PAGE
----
Choping nations

This is an interesting time for my homeland: Spain. Since the XV century Catalonia has been a constant source of trouble and malcontent. The claim is that “Catalonia is a nation“:

… a large body of people united by common descent, history , culture, or language, inhabiting a particular state or territory. …

… we can get into the very murky discussion about large, or perhaps history. In the case of a place that was, in essence, founded by the Carthaginians (check Barcino if you’re interested on that) But that’s not different that many other places in the Iberian Peninsula. My town, for instance has been inhabited for more than 2.2 millenia, some digs are even older than that. As so many other places in Europe, we have history by buckets. Regarding size, well, arguably there is more people in Catalonia than in the whole Iceland, so that’s a large body of people.

Let’s check the history of Spain as I know it. It’s one of the oldests nations in Europe. Born 5 centuries ago, after what we call the reconquer or reconquista it’s one of the initial bastions of what we nowadays call the “Western culture”. One would say that, back in the day, we had ballz of steelz as you can say of contemporary Poles. At the begining of the XIX century we created one of the most advanced constitutions in human history. I believe we should take a stop here. Italy, as an example, is 120 years old. Germany, as we know it nowadays, is a product of the WWI, younger than a century. Yugoslavia (as we knew it) existed for less than 50 years. Poland was an empire in the XVI century. After this, the existence of the Spanish state is a reality that we can’t discuss. However:

What we perceive as the political reality and staticism is such a wobbling entity that it’s almost comical.

States change, evolve and develop. Puerto Rico is a good example, the collapse of Argentina is also interesting, Korea (both of them) are also relevant in this discussion. Nothing is fixed. But all of these changes have a massive cost in suffering and sometimes, lives.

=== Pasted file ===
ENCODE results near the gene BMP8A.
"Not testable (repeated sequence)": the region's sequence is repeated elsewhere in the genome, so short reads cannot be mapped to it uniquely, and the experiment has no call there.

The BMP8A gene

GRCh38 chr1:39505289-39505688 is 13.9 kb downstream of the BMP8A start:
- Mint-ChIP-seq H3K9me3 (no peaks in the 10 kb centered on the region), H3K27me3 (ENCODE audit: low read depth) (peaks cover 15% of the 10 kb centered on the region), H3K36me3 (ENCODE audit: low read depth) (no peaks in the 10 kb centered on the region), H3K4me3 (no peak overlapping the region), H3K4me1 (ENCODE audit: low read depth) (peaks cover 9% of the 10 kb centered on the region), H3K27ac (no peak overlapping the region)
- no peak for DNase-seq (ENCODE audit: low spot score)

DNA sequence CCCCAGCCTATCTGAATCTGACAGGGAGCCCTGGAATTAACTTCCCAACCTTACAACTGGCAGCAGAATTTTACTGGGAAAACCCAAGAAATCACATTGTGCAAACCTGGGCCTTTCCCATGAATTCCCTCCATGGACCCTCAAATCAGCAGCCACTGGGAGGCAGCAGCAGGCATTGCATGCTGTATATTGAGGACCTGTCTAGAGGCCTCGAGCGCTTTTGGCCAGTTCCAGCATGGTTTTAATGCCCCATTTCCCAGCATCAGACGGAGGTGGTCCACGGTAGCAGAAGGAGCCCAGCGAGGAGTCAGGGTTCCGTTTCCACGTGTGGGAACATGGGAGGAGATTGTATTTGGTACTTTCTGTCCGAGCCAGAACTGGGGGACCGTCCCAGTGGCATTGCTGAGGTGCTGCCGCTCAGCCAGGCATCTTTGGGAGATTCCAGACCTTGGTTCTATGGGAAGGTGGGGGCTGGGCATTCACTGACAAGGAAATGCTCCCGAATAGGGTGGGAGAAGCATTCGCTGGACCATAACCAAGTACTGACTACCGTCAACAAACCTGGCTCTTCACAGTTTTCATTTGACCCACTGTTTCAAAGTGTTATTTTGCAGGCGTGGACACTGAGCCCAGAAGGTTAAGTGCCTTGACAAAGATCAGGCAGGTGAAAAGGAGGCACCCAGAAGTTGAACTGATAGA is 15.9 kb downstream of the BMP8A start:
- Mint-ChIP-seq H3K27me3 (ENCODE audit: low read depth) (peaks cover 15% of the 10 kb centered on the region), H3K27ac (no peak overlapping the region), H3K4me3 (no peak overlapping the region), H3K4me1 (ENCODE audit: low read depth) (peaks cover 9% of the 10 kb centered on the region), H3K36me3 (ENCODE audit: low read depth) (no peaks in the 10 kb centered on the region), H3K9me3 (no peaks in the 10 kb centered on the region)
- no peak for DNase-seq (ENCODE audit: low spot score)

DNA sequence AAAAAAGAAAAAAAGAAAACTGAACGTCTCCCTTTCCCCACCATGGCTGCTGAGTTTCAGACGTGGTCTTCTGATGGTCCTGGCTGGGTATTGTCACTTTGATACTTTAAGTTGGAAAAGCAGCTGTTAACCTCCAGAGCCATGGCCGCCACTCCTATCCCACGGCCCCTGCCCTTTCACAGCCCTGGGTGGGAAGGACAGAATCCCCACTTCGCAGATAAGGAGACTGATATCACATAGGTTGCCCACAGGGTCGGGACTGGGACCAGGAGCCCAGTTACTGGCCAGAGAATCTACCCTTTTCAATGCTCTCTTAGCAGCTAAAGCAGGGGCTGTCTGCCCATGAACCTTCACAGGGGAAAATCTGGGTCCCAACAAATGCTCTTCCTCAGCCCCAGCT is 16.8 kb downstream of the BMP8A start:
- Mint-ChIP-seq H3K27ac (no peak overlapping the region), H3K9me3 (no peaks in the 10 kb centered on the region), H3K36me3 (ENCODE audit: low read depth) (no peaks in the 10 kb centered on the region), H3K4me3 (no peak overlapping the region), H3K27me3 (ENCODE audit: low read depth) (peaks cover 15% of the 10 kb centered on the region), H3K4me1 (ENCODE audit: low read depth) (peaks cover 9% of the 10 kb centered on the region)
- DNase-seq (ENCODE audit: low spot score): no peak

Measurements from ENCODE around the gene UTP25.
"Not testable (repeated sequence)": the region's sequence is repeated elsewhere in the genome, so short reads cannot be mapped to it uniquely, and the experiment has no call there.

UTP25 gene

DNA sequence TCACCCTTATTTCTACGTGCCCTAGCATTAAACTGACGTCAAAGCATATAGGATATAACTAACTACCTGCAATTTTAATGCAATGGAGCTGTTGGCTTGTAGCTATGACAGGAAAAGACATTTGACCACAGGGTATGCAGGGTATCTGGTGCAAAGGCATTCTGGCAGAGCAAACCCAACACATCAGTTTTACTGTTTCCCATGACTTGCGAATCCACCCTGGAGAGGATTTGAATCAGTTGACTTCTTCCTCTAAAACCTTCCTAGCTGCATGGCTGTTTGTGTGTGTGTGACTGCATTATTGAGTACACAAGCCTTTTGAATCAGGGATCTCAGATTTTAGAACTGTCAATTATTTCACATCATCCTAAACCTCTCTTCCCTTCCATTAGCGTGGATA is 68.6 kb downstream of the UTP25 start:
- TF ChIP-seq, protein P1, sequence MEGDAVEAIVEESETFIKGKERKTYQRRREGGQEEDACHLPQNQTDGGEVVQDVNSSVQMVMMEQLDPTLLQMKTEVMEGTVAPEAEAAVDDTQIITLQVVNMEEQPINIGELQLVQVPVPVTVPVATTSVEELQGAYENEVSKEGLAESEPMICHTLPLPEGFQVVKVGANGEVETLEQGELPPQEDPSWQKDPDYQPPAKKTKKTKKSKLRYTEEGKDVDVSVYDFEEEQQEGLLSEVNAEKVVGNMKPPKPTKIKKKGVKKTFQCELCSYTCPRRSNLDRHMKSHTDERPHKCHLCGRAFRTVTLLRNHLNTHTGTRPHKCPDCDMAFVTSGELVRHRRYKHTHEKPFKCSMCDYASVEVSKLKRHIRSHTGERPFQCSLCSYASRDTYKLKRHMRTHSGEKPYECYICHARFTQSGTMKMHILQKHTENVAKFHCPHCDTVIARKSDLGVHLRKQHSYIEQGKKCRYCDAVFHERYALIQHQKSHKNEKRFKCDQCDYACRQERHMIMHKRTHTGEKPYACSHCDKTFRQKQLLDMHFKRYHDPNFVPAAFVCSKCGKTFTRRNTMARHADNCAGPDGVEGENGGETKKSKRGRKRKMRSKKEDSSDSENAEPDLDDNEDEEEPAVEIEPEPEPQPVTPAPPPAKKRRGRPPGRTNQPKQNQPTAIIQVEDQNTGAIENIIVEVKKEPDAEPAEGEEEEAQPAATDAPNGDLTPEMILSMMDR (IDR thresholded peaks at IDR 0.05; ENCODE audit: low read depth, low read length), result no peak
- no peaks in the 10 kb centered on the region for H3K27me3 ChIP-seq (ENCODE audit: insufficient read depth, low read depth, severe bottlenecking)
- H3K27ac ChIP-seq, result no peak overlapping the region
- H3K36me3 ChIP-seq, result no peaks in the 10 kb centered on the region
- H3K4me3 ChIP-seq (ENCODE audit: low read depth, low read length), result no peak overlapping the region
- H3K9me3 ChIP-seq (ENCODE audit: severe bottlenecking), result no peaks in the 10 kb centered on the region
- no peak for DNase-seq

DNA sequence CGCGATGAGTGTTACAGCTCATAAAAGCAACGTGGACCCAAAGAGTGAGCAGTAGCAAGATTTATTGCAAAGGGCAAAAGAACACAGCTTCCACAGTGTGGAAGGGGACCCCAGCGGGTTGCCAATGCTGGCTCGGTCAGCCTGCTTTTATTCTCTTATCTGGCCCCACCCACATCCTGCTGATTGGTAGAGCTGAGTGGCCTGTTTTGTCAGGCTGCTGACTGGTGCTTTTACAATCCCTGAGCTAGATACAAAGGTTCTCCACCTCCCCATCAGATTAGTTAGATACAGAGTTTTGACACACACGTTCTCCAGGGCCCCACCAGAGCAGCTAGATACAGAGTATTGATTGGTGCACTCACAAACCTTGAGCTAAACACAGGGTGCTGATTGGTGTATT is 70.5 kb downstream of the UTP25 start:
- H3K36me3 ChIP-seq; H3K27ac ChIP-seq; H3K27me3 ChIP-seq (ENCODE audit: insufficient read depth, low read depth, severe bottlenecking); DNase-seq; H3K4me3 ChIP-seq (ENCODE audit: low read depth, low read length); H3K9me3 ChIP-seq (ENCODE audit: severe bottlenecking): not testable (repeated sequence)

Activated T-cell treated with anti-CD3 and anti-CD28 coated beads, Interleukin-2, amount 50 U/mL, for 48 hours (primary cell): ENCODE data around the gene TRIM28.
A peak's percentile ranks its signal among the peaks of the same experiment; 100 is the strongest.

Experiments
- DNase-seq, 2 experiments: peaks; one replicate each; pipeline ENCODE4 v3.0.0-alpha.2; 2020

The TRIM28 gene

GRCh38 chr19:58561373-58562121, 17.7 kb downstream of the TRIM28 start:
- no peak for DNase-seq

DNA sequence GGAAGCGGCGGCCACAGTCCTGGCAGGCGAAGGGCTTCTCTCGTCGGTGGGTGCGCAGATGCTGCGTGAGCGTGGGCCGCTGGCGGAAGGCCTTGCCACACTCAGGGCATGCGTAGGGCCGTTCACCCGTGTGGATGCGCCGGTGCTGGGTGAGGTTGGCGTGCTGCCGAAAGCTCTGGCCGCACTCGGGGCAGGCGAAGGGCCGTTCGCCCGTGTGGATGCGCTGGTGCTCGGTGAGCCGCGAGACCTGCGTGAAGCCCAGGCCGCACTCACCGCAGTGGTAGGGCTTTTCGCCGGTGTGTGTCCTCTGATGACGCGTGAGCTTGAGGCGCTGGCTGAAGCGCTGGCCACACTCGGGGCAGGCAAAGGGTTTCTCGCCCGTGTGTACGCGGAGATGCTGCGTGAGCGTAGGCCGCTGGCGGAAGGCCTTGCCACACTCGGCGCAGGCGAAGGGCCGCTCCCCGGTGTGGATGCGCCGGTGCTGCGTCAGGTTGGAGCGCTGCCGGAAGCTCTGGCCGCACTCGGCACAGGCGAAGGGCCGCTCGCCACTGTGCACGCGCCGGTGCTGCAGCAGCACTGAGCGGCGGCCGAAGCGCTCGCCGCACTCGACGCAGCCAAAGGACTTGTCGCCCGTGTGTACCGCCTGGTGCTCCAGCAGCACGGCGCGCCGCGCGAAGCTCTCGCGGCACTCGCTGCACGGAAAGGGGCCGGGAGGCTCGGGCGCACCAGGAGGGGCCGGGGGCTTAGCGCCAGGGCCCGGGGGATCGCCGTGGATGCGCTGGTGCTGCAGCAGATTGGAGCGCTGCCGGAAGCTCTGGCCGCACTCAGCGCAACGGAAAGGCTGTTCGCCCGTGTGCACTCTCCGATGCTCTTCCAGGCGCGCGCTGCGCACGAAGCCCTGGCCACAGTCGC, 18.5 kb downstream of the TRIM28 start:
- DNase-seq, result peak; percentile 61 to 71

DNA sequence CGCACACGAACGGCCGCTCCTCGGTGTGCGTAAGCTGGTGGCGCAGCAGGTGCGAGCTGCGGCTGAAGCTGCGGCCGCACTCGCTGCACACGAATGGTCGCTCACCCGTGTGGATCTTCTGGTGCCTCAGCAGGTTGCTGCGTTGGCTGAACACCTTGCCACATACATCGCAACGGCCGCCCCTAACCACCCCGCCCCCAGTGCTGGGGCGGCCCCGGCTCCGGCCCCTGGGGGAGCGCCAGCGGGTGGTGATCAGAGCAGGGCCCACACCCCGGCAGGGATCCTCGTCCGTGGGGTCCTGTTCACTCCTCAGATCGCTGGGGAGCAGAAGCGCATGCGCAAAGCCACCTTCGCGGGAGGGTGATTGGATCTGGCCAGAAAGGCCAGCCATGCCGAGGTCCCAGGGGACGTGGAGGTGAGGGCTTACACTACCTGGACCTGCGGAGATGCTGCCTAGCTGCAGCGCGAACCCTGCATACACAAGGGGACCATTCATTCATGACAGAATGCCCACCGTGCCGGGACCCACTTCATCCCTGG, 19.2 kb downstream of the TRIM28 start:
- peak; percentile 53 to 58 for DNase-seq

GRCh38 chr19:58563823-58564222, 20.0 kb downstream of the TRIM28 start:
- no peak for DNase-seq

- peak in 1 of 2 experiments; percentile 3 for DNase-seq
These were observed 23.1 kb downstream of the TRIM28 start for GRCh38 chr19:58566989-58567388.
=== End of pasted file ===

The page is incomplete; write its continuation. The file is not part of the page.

And, well, I’m old enough to remember this happening in the Spanish congress in February 23 of 1981:

As an european, I know that things can go bad, fast. In our history we have massive pogroms, holocausts, general random killing and, even randomer war. If you want to learn about attrocities check with the closest european, that human will give you all you need to know about apes behaving like monkeys.

In recap, and pretty obvious: political reality evolves. Societies take very long to form and stabilize and the road to chaos and civil unrest is short and fast. And, on top of everything, the idea of nation is so close to our beloved tribalism, that should be looked upon with utmost suspicion.

Here, it might seem that I’m taking a conservative position. In this issue, yes, I am a conservative. States are not toys. I don’t believe in good intentions and altruistic motivations. Nationalism is an illness that we should combat.

Catalonian independentism

Let’s be very clear. Catalonia is not oppresed by the state. Quite the contrary. Due to the electoral laws, the Spanish government has pivoted on Catalan parties for the last 20 years and that has resulted in quite a benefit for their interests. In hindsight the investments the Catalonian authorities did in education, some would say indoctrination, was the cornerstone of all this movement. Started 30 years ago they’ve build the citizens that we currently enjoy. Victims. They don’t go towards a goal, they reject and run away from what they perceive as evil and unjust. It’s, in many ways, a negative movement. It’s based in the simple idea that:

We’re not like you. Spain steals us.[1]

As the basques did with the infamous blood RH-, they claim to be genetically closer to the French that to the rest of the Spanish state. More irrational nonsense, but it’s the base of the narrative.

Spain is not a perfect state. It´s oversized and clumsy, like many European states. But it´s not the enemy. Madrid, for instance is an example of evolution and progress, ironically, under the nationalistic authority Catalonia has become smaller and poorer. Companies left the place, favoring either Madrid or Portugal. But they don´t seem to care or value that. The wellfare of their population is secondary to the identity question. And here is where I draw the line.

Let´s draw a parallel between human psyche and states. Let´s think about the question: who am I? The teen angst is almost palpable. And that, for me, is the key of this issue. That’s a completely sterile discussion. Navel gazing, self centered, and utterly neutered ideas only led to catastrophe. There’s a reason why we left such indagations behind us. We open up and act in the world. From a fake sense of victimhood where we’re constanly aggravated, we walk in the world and start transforming it.

What now?

I might lack imagination here but I can only imagine two outcomes after this.

  1. My country collapses. It wouldn’t be the first time this has happened. A shitload of suffering and pain will ensue. Every citizen will get poorer and will loose some of their civil rights.
  2. The crackdown. The state reacts (at last) and incarcerates the heads of the seccesionist movement. No force is restrained. From that point we face years of civil unrest and disorder.

In both cases we face recession. The country needs to be refounded. And our collective nightmares come true. We’re back at the hands of the authoritarians.

Gents … ¡Viva España!

  1. Information made public by the Spanish tax agency shows that this is not only a lie, but quite the contrary, the Catalonian regions are inmensly benefitted.